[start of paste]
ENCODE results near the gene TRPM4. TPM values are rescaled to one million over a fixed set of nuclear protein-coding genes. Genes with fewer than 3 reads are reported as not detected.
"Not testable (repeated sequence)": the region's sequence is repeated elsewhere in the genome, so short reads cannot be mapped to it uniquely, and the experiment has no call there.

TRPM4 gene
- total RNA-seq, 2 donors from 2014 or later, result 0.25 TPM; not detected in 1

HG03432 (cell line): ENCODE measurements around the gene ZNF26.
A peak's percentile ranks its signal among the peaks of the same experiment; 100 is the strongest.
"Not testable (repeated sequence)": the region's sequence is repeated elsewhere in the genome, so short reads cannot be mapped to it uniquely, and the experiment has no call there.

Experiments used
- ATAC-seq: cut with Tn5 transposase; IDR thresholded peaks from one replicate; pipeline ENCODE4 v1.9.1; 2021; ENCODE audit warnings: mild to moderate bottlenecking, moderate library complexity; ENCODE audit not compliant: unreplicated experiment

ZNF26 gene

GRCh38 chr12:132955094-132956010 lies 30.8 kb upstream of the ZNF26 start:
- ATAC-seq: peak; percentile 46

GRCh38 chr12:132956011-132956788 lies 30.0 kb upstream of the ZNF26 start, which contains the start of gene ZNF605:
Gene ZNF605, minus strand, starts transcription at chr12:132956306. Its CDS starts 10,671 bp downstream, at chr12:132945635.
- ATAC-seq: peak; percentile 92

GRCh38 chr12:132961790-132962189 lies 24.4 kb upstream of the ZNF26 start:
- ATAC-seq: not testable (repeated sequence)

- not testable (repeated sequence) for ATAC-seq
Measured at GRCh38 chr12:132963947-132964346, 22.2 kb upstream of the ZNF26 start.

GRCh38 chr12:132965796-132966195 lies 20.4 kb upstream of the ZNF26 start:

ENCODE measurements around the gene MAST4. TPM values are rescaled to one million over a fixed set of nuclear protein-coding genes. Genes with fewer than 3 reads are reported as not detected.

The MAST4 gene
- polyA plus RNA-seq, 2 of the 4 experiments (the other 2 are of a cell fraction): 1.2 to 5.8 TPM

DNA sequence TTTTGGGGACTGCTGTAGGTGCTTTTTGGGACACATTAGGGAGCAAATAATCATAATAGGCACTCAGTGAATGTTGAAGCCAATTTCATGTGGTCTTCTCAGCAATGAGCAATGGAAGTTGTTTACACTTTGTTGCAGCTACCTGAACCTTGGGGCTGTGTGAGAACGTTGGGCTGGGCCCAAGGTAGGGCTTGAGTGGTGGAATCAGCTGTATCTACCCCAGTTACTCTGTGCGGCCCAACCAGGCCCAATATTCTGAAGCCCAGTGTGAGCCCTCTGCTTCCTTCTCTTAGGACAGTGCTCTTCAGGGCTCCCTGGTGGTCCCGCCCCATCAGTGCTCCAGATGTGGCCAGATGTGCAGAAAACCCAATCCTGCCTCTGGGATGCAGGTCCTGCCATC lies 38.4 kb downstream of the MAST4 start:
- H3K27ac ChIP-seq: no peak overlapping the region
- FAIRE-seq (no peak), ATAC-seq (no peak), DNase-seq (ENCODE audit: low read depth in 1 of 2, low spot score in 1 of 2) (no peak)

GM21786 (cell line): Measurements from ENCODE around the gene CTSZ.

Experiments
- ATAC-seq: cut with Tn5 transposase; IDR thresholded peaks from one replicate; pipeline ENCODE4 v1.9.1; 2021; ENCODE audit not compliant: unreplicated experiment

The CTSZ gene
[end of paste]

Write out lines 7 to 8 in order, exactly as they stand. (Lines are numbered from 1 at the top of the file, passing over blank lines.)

"Not testable (repeated sequence)": the region's sequence is repeated elsewhere in the genome, so short reads cannot be mapped to it uniquely, and the experiment has no call there.

Experiments used